4th Grade Pre-Algebra: Lessons and Teaching Methods

Students learn algebraic thinking from kindergarten until high school. One might say that students take 'pre-algebra' all through grade school and middle school. Below are ways to teach pre-algebra topics to 4th graders.

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Teaching Pre-Algebra to 4th Graders

Algebraic-Thinking Topics

In grades K-3, students were primarily taught the operations, which include addition, subtraction, multiplication and division. Algebraic 'sentences,' (i.e., equations) were used as one way to express these operations (e.g., 4 + 5 = 9, 8 - 3 = 5, 5 x 6 = 30, 27 ÷ 9 = 3). By 4th grade, students also know some of the properties of addition and multiplication:

Commutative property of addition - When adding two numbers, the order doesn't affect the answer. For instance, 3 + 9 = 12 and 9 + 3 = 12, which can also written as 3 + 9 = 9 + 3.
Associative property of addition - When adding multiple numbers, the grouping of the numbers doesn't after the answer. For example, 3 + (5 + 4) = 12 and (3 + 5) + 4 = 12.
Commutative property of multiplication - The order doesn't matter when multiplying two numbers: 3 x 9 = 27 and 9 x 3 = 27.
Associative property of multiplication - The way the numbers are grouped doesn't affect the product when multiplying multiple numbers together: (3 x 5) x 4 = 60 and 3 x (5 x 4) = 60.

New Topics Covered in 4th Grade

Students will understand multiplication equations as comparisons. For example, the equation 24 = 6 x 4 shows that 24 is six times as many as four and four times as many as six. They will use their knowledge of operations in word problems that take several steps to solve. In addition, 4th graders are introduced to multiples and factors. By the end of the school year, they'll be able to factor whole numbers up to 100 into pairs of numbers.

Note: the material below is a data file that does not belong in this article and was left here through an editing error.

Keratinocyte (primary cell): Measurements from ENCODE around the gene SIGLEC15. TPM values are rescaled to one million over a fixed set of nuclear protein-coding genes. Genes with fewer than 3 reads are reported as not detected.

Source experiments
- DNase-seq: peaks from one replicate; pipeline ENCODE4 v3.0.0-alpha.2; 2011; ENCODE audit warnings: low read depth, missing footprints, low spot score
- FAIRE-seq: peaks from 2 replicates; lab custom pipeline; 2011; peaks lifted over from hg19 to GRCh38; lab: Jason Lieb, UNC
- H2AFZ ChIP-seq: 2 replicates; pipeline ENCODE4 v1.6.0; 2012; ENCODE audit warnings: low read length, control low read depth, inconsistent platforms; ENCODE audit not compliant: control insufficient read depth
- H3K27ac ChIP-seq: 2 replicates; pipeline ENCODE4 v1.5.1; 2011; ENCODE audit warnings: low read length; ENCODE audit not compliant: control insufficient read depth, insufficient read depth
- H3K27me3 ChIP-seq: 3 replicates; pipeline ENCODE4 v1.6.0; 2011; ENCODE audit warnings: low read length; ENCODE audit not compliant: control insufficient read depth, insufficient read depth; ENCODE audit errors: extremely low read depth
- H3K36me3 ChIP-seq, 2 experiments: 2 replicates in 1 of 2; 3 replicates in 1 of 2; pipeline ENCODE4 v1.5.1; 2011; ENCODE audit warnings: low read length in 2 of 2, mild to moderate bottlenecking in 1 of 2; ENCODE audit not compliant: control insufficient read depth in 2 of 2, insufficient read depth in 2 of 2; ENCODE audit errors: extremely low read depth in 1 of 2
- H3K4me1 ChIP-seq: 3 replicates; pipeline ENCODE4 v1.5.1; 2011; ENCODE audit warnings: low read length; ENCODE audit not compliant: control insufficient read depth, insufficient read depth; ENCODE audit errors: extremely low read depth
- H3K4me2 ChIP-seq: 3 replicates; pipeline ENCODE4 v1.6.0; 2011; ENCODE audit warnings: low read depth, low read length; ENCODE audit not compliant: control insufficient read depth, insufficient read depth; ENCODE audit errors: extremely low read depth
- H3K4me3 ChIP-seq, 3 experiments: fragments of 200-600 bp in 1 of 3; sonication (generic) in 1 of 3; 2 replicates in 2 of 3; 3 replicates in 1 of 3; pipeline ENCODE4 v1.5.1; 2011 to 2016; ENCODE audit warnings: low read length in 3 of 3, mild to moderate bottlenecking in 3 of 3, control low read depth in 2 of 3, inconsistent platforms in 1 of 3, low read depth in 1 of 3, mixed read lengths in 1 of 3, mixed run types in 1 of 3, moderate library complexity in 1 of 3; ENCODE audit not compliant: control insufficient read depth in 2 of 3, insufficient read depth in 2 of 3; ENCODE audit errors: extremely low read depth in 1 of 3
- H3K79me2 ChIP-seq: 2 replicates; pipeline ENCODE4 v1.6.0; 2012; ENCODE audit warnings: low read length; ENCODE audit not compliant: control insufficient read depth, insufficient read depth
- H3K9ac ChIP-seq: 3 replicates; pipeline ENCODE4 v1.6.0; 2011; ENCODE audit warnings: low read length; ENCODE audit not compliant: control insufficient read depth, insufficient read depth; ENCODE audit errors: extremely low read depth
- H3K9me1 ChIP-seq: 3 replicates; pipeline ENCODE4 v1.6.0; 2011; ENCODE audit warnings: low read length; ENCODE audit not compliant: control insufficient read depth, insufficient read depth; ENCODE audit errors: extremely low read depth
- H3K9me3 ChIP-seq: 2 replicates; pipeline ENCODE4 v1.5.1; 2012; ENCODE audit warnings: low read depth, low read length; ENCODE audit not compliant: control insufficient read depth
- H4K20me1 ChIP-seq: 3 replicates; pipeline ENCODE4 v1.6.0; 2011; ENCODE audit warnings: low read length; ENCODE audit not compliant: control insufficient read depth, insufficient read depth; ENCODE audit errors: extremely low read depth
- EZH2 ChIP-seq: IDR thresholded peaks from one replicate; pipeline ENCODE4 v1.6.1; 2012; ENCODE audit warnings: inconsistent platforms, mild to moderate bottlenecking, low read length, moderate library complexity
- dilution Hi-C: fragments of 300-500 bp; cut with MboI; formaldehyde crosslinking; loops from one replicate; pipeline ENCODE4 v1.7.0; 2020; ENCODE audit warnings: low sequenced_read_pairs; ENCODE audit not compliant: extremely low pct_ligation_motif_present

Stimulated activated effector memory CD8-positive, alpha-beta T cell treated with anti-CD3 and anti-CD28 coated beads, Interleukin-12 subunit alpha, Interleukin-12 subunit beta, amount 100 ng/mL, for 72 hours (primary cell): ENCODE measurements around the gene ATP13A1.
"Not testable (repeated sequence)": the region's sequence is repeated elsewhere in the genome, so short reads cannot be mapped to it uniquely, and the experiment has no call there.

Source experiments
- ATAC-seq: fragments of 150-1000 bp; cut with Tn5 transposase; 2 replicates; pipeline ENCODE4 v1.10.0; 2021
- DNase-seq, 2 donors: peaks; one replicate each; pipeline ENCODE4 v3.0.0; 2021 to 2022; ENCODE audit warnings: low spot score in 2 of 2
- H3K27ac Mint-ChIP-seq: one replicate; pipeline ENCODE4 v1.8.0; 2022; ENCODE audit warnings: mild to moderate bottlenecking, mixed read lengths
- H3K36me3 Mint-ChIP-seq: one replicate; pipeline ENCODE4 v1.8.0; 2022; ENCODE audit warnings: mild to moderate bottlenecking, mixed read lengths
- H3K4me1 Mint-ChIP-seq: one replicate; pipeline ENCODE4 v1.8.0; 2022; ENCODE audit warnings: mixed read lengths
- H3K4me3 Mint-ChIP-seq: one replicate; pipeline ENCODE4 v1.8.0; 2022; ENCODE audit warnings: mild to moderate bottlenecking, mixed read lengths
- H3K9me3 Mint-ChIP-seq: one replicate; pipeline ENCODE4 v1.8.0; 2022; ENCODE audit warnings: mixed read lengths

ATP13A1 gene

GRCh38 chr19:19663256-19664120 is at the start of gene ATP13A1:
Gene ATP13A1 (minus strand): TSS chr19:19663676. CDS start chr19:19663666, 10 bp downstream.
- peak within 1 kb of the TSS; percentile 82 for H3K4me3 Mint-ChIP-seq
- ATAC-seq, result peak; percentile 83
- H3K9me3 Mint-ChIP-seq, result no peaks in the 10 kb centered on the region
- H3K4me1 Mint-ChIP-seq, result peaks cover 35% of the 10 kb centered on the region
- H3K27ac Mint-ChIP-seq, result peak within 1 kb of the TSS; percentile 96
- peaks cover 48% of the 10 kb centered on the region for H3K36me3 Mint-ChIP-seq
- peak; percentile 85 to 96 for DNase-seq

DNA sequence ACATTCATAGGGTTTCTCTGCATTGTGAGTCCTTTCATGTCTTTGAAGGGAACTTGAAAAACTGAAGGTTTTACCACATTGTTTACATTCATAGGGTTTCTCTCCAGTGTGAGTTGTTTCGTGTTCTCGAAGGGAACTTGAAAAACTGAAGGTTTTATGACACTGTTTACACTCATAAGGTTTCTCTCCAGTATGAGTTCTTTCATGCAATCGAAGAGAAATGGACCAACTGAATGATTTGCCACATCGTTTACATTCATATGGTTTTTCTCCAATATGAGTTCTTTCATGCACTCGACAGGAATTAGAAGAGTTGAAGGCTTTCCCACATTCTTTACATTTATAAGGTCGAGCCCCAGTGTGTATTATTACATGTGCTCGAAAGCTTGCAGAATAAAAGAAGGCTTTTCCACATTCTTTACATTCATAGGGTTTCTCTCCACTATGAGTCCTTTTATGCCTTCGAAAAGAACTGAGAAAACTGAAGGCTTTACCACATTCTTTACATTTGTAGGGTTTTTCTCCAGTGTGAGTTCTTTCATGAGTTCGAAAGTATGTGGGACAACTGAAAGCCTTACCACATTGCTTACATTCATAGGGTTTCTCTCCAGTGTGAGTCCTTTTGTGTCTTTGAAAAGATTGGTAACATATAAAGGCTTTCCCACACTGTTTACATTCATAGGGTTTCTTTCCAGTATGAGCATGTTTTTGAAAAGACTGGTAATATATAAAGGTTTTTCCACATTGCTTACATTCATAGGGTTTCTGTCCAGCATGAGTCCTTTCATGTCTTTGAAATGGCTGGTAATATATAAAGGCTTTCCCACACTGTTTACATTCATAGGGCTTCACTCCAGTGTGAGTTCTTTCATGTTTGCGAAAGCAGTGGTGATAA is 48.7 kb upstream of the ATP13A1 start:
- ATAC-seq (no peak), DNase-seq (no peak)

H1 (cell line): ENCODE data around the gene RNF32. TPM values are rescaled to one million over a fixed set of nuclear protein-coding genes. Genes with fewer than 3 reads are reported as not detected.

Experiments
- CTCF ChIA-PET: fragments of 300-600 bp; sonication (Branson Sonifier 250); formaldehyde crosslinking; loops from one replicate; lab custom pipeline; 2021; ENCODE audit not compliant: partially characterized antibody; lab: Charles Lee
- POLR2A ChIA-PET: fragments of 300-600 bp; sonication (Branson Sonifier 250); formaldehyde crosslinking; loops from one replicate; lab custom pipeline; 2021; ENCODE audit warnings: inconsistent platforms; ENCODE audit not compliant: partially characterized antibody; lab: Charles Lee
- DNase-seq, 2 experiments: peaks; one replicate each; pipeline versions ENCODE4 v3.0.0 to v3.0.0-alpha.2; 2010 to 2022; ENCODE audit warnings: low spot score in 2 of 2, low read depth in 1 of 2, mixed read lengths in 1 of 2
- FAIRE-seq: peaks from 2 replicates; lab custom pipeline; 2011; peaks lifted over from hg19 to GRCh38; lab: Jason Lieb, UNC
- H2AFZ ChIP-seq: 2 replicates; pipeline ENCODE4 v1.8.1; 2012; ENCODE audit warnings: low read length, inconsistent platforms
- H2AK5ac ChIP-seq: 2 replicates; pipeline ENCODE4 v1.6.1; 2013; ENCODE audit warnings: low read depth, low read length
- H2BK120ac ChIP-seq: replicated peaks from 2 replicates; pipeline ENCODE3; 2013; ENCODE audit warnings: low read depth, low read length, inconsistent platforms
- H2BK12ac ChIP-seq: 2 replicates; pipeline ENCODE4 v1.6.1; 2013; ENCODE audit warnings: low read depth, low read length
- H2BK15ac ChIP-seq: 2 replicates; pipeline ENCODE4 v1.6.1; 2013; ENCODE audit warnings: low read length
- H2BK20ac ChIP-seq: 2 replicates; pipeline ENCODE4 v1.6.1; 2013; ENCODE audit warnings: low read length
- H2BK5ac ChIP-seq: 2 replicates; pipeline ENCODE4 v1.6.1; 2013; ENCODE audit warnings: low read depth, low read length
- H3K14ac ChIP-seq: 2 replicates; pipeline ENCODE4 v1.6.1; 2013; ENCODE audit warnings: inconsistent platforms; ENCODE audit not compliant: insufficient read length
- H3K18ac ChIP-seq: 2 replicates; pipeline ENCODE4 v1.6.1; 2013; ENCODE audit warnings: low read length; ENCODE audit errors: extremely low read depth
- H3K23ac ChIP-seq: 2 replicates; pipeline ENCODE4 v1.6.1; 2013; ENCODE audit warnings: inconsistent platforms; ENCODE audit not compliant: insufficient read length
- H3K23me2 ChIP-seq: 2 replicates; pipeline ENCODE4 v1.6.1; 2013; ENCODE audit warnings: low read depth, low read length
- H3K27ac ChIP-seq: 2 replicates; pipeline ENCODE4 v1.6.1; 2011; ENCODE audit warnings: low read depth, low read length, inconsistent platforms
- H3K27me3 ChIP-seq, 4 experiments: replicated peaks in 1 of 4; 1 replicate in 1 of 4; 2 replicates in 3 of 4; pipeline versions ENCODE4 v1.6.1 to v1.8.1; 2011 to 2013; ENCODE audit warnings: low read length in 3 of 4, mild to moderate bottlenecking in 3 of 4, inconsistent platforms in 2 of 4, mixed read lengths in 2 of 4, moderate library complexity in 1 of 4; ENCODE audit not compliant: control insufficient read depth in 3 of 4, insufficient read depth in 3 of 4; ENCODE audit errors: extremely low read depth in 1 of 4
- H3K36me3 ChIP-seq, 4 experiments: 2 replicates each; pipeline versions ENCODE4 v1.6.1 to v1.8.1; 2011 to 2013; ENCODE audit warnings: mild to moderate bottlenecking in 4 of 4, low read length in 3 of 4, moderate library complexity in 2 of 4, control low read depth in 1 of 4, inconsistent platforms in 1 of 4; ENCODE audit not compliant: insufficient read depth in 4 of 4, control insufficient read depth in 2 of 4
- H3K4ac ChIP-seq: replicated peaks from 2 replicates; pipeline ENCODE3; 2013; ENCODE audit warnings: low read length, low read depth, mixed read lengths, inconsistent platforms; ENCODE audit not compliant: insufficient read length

Methods for Teaching Pre-Algebra to 4th Graders

Catch Their Attention

Use multimedia to catch your students' attention. You can find a number of videos and songs on YouTube.com that will introduce factoring. Alternatively, you could read a book, such as You Can Count on Monsters by Richard Evan Schwartz, to present a visually interesting way to learn factors.


When teaching how to factor, use visuals, like a tree. You can also use blocks or squares on graph paper. For example, you can have the students give you a number between one and 50. Have them help you figure out how many types rectangles you can make with that number of blocks or squares. If they give you the number ten, you could form a rectangle of one row of ten blocks, two rows of five blocks and five rows of two blocks.

Then, demonstrate factoring with those rectangles. Show that you have divided the blocks into groups of two and five. Since two and five are prime numbers, these are the two factors of ten.


Students will remember factoring more if they have had hands-on experience with the blocks (or other manipulatives). You could divide the class into groups of two. Give each group a list of number pairs, such as 7 and 6 or 13 and 12. Have each student see how many rectangular arrangements of the blocks can be made and record them. Students should understand that you can make more types of rectangles for numbers with more factors.

Guided Practice

The first experiences the students have with doing any new concept, such as factorization, should be under your watchful eye so you can catch mistakes early and correct misconceptions before they become ingrained. Worksheets are probably the easiest and most common method for this practice. For factorization, have the students make factoring trees.

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